20 Great Summer Dessert Recipes: 1-5

 , James Cornwall, Nigel Slater, Tom Kitchin, Justin Piers Gellatly, guardian.co.uk  |  Updated: August 10, 2013 10:13 IST

20 Great Summer Dessert Recipes: 1-5
Smooth syllabub, fruity pavlova and plum pudding: 5 great recipes chosen by Observer Food Monthly.

Thomasina Miers's easiest lemon pudding

This pudding is smooth, creamy and fresh all at once. It is perfect for those times when you have asked lots of people over the next day and just can't face the thought of even going into the kitchen, let alone cooking. A classic lemon syllabub with a handful of raspberries - I really don't think puddings can get much simpler or better tasting than this.

double cream 1 pint
caster sugar 120g
large lemons 2, zest and juice
dry white wine 1 glass
raspberries 200g
icing sugar to serve

Whip the cream until it is just thickening to the texture of creme fraiche - you want it to drop off the spoon with a voluptuous "plop". Whip the thickened cream with the sugar, lemon juice and zest and white wine. Chill in wine glasses or small water glasses for at least 4 hours, or overnight in the fridge. Serve scattered with a few raspberries and dusted with a little icing sugar.

Justin Piers Gellatly's St John custard tart

Custardy fragility contained by pastry.

Serves 10-12
For the pastry (you need half measures of the above for the custard tart, so use half and freeze the remainder)
soft unsalted butter 315g
caster sugar 225g
egg 1
egg yolks 5
strong white flour 560g


For the filling
egg yolks 10
vanilla pod 1
double cream 750ml
caster sugar 95g
nutmeg 1

You will also need
a 30cm loose-bottomed tart tin

For the pastry, cream the butter and sugar together until white and fluffy. Lightly beat together the egg and egg yolks, then add them to the mixture a little at a time in order to prevent curdling. Sift in the flour and mix until just incorporated. The pastry will be very soft, so wrap it in clingfilm and leave in fridge overnight.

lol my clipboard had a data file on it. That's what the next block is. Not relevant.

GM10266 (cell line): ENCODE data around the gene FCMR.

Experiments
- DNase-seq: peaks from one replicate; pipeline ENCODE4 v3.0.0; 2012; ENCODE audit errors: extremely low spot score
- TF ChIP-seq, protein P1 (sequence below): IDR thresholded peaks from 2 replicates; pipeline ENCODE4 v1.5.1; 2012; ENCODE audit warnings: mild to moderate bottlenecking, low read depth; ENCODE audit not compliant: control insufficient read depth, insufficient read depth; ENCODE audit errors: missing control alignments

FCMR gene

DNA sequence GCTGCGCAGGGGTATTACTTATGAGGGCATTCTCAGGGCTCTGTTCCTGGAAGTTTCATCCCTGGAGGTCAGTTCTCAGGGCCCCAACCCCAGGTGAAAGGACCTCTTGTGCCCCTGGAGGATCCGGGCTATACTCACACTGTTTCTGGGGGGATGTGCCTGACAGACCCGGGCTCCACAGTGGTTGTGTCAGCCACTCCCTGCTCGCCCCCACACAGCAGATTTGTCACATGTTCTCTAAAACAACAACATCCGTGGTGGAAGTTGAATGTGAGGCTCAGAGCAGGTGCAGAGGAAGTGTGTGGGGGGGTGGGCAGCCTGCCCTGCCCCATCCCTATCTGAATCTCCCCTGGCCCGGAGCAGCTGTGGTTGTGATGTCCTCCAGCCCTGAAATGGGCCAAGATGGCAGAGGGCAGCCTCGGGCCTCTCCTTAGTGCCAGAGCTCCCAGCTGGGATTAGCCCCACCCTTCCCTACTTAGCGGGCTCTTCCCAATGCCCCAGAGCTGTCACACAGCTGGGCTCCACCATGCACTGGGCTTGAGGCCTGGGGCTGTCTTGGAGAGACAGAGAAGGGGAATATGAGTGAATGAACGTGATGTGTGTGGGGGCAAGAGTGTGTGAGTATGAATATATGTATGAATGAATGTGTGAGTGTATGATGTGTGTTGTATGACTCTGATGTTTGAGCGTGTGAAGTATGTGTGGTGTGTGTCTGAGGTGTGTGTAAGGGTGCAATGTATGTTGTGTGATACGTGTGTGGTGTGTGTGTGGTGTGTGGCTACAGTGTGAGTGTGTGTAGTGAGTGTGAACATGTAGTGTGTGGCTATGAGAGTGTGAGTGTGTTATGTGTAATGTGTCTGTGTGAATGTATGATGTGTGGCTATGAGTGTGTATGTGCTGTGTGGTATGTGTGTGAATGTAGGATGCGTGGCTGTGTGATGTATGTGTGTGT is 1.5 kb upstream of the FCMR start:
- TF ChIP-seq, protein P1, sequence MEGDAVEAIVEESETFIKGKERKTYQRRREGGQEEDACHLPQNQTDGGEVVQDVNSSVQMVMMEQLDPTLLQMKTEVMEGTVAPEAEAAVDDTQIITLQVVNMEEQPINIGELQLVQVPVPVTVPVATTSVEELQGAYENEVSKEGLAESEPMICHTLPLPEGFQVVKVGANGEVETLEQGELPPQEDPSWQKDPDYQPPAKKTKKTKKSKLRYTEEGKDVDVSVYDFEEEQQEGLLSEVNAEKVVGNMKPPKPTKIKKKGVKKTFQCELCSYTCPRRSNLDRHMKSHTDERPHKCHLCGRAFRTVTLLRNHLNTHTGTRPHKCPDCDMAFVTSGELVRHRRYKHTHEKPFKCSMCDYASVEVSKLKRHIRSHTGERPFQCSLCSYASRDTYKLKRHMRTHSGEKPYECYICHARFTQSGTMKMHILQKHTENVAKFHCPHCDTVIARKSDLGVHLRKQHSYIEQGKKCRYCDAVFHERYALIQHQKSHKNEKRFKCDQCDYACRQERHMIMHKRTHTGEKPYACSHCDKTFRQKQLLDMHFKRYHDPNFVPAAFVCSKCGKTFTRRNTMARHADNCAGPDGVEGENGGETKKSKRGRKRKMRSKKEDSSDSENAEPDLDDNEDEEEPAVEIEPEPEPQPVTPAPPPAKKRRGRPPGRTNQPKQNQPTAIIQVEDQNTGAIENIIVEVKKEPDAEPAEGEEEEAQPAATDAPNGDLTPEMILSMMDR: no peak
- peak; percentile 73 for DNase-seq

Take the pastry out of the fridge and let it soften at room temperature for about 1-2 hours. Roll out the pastry on a lightly floured work surface to about 3mm thick and use to line a 30cm loose-bottomed tart tin. Chill for 1-2 hours. Cover the pastry case with clingfilm, fill with baking beans and lightly fold the clingfilm over the top of the beans.

Bake in an oven preheated to 180C/gas mark 4 until the pastry is golden brown around the edges. Remove the clingfilm and beans and return the pastry case to the oven until golden brown. Lightly beat one of the egg yolks. As soon as the pastry case comes out of the oven, brush all over the inside with the beaten egg to seal any little holes.

To make the filling, slit the vanilla pod lengthways and scrape out the seeds. Put the seeds and pod in a saucepan with the double cream and bring slowly to the boil to infuse the cream with the vanilla. In a large bowl, mix the 9 remaining egg yolks and the sugar together just for a minute with a whisk. Then pour the boiling cream on to the mixture, whisking constantly to prevent curdling. Pass through a fine sieve. If there is lots of froth on top, just spoon it off and discard.